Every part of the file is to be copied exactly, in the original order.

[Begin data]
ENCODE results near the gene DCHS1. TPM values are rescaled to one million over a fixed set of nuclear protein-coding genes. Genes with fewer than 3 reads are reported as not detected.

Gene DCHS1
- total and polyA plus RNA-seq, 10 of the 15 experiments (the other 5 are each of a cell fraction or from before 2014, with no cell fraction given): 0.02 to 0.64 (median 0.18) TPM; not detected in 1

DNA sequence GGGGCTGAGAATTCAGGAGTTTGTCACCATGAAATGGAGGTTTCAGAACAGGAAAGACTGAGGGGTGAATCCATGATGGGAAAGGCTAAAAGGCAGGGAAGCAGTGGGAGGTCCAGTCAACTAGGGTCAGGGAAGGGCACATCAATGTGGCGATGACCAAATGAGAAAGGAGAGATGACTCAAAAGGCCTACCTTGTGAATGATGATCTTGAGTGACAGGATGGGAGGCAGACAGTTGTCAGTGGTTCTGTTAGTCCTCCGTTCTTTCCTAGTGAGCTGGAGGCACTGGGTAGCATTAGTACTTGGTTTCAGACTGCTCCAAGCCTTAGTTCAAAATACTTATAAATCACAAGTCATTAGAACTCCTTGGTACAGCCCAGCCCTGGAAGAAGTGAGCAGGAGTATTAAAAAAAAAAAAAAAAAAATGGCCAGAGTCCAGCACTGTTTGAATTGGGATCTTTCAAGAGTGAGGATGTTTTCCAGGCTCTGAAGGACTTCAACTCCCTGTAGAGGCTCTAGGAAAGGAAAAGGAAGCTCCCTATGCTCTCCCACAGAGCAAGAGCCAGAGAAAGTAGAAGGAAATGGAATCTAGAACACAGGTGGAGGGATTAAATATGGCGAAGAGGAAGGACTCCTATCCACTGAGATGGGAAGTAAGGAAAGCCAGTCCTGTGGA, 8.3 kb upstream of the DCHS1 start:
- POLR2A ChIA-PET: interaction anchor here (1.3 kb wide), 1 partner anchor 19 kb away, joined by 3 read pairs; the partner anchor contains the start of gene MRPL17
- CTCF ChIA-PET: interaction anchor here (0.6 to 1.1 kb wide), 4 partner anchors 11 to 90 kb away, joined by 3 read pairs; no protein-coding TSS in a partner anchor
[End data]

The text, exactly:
ENCODE results near the gene DCHS1. TPM values are rescaled to one million over a fixed set of nuclear protein-coding genes. Genes with fewer than 3 reads are reported as not detected.

Gene DCHS1
- total and polyA plus RNA-seq, 10 of the 15 experiments (the other 5 are each of a cell fraction or from before 2014, with no cell fraction given): 0.02 to 0.64 (median 0.18) TPM; not detected in 1

DNA sequence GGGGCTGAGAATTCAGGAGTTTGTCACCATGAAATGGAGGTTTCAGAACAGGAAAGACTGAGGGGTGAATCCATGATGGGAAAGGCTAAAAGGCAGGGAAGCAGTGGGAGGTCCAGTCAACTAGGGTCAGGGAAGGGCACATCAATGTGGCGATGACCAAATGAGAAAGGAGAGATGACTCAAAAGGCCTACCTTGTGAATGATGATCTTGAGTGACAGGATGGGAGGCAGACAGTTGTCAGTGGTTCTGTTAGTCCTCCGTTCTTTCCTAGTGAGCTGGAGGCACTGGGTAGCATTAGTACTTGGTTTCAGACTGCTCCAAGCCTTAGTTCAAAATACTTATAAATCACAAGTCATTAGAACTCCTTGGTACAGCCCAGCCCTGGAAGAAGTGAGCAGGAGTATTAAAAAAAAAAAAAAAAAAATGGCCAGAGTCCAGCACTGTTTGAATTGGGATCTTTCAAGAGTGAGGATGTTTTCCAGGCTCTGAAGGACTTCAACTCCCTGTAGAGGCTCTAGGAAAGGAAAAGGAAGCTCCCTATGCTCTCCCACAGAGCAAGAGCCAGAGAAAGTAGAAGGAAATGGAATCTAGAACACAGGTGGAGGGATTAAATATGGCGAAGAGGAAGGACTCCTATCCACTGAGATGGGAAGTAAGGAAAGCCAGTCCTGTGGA, 8.3 kb upstream of the DCHS1 start:
- POLR2A ChIA-PET: interaction anchor here (1.3 kb wide), 1 partner anchor 19 kb away, joined by 3 read pairs; the partner anchor contains the start of gene MRPL17
- CTCF ChIA-PET: interaction anchor here (0.6 to 1.1 kb wide), 4 partner anchors 11 to 90 kb away, joined by 3 read pairs; no protein-coding TSS in a partner anchor